About a month ago, several of the Redbud Writers and I sat on tall chairs in Johnsen & Taylor bookstore in Wheaton, and chatted about how to combine motherhood and writing. Some 30 to 40 women sat rapt, nibbling cookies, drinking coffee, inhaling our words.
In the last 18 years, I’ve birthed two children and ten books. I’ve written hundreds of thousands of words. So combining writing and motherhood is what I’ve done, in this season of my life. Many newbie writers struggle to even embrace the title “writer”–confusing it with “published author” or getting a paycheck. I kind of got over that in fifth grade. Prior to being a mom, I was a writer, made my living as a writer. I see myself not so much as a mom who writes, but rather, a writer who just happens to have kids.
One of the women in the audience, Angela, wrote about what she heard that night about combining the responsibilities of writing with those of parenting. She recalls that I said something about obedience to the call. I was delighted that she’s not only thinking about it, she’s writing about it. Which is what writers do–they write.
I think part of whether you have the courage to call yourself a writer depends on why you write. I do not write because it has brought me fame and fortune, because it has not. I write because of obedience to the call, and because, I realized, I can’t not. I can’t not write. Call it compulsion, obedience, or just listening and responding to the call of God on my heart.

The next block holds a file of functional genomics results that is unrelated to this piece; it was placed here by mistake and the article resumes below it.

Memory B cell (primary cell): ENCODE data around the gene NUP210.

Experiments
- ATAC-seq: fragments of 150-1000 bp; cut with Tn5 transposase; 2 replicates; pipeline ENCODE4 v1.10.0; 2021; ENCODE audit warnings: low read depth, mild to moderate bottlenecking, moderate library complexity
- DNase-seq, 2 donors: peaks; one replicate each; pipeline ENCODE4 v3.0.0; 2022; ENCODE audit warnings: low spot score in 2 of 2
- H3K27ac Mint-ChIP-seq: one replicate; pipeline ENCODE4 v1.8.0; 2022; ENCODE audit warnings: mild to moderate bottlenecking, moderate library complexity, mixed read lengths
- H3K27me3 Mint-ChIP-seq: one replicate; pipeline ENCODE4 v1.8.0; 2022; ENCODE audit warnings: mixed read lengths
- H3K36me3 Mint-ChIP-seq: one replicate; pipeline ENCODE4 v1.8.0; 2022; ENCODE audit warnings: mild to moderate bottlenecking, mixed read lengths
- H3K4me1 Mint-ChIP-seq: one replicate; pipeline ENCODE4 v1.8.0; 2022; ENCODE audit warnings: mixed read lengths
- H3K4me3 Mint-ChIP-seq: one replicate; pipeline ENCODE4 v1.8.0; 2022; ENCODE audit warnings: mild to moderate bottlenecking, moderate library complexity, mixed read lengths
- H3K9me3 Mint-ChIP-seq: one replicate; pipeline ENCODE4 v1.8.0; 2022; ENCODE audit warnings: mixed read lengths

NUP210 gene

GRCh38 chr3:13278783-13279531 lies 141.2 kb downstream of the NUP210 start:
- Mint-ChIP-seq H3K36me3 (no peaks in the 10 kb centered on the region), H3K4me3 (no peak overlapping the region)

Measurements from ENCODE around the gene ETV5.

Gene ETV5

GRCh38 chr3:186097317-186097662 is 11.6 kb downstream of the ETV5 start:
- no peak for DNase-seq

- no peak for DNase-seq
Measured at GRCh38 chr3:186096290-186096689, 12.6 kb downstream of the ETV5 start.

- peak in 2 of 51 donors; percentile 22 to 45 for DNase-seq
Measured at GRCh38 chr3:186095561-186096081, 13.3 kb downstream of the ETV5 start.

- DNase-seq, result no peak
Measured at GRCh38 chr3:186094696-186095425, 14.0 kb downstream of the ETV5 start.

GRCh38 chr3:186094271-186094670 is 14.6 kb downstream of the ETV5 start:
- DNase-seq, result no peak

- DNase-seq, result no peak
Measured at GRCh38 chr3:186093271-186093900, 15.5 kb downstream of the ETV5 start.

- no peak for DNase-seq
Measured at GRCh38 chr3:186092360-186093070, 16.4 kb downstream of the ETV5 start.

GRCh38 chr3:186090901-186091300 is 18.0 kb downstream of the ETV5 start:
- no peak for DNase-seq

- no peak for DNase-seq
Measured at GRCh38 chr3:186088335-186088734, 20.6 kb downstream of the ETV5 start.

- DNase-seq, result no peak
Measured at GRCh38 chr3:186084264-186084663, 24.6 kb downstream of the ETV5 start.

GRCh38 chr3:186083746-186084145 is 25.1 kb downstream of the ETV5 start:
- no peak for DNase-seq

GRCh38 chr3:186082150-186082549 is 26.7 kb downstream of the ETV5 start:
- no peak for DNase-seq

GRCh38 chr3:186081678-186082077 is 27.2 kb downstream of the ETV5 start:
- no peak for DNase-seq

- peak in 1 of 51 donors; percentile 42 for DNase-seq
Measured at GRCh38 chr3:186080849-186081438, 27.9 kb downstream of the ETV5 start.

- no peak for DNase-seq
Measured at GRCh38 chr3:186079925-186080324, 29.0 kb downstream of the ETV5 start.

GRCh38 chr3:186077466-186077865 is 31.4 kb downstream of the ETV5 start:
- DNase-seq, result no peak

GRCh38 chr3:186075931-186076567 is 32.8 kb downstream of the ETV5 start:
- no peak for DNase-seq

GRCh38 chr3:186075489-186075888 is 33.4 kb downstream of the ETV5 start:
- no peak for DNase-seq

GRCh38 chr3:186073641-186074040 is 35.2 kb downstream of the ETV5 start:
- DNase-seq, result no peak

Here’s the thing: we mistakenly think of obedience as a drag–something we have to make ourselves do, even though we don’t want to. But if we are truly obeying God’s call on our life, it’s not drudgery. It’s hard work, oh yes. It’s getting your butt in the chair and making yourself do short assignments and icky first drafts (to paraphrase Anne Lamott) when you’d rather do something else. But it’s also a privilege, and a joy.
Frederick Beuchner, whose ideas on calling I’ve embraced, says we can answer the question “what is God calling me to do?” by listening to the voice of our own gladness. There is joy and freedom in answering the call. And yet, just as parenthood is a responsibility that includes hard work and great joy, so is writing. If God has given you the ability to “make something like truth out of words,” to quote Beuchner again, then you have a responsibility to hone that gift, to feed and nurture and raise that ember within you to a flame that becomes a light.